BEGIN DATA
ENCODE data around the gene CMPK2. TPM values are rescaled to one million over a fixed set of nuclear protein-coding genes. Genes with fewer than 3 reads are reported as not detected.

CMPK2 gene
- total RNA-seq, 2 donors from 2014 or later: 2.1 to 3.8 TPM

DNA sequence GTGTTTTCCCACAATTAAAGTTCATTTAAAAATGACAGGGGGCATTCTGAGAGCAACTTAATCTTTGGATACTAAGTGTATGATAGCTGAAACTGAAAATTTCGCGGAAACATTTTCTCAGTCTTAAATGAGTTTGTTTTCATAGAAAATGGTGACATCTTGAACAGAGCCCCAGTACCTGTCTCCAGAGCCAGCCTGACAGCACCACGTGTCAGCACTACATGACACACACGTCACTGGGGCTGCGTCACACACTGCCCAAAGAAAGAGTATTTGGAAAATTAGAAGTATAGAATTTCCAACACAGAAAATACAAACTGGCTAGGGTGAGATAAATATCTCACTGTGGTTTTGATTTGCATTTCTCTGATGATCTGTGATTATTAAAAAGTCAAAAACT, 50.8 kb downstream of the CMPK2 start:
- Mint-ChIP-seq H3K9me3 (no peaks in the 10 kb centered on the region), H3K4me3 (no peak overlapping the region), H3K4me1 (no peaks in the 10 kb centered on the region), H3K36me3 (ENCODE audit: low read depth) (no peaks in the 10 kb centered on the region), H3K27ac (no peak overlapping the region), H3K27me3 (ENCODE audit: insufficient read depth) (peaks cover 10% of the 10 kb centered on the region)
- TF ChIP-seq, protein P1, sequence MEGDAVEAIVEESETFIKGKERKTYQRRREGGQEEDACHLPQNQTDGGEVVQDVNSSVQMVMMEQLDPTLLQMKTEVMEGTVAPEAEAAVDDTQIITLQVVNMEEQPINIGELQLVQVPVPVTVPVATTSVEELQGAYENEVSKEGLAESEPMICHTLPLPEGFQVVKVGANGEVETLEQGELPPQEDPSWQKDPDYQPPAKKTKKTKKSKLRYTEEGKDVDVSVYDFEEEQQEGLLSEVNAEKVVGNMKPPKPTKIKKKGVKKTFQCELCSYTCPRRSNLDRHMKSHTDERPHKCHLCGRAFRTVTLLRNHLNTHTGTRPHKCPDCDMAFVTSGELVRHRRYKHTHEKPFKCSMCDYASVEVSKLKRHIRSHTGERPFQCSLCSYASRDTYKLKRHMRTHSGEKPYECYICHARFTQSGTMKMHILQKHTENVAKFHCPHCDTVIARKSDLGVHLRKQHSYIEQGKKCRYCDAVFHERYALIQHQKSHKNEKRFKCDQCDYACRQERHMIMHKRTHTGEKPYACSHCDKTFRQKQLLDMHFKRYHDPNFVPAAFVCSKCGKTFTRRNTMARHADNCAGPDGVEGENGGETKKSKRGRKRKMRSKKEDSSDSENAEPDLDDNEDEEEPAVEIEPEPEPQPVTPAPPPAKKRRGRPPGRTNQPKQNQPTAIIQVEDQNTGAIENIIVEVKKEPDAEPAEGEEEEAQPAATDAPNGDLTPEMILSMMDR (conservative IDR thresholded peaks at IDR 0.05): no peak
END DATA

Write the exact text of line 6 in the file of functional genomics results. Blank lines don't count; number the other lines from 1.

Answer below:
- TF ChIP-seq, protein P1, sequence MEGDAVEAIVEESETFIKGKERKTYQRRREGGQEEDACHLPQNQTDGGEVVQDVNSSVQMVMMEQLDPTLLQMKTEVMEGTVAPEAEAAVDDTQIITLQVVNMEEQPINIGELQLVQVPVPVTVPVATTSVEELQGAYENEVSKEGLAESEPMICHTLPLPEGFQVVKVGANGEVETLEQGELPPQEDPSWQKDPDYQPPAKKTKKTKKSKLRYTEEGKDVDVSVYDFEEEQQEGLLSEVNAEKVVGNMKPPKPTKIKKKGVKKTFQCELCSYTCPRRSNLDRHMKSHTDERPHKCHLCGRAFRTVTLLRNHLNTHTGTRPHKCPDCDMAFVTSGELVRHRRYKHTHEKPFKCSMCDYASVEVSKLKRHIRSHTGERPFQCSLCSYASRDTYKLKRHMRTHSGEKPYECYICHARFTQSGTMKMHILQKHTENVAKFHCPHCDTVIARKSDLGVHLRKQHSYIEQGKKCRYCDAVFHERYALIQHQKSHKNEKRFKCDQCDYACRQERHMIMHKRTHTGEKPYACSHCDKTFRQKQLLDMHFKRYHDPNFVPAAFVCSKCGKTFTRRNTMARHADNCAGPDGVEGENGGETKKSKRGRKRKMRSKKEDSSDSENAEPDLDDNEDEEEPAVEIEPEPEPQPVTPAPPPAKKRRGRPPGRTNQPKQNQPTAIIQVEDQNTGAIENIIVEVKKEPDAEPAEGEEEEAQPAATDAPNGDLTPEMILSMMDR (conservative IDR thresholded peaks at IDR 0.05): no peak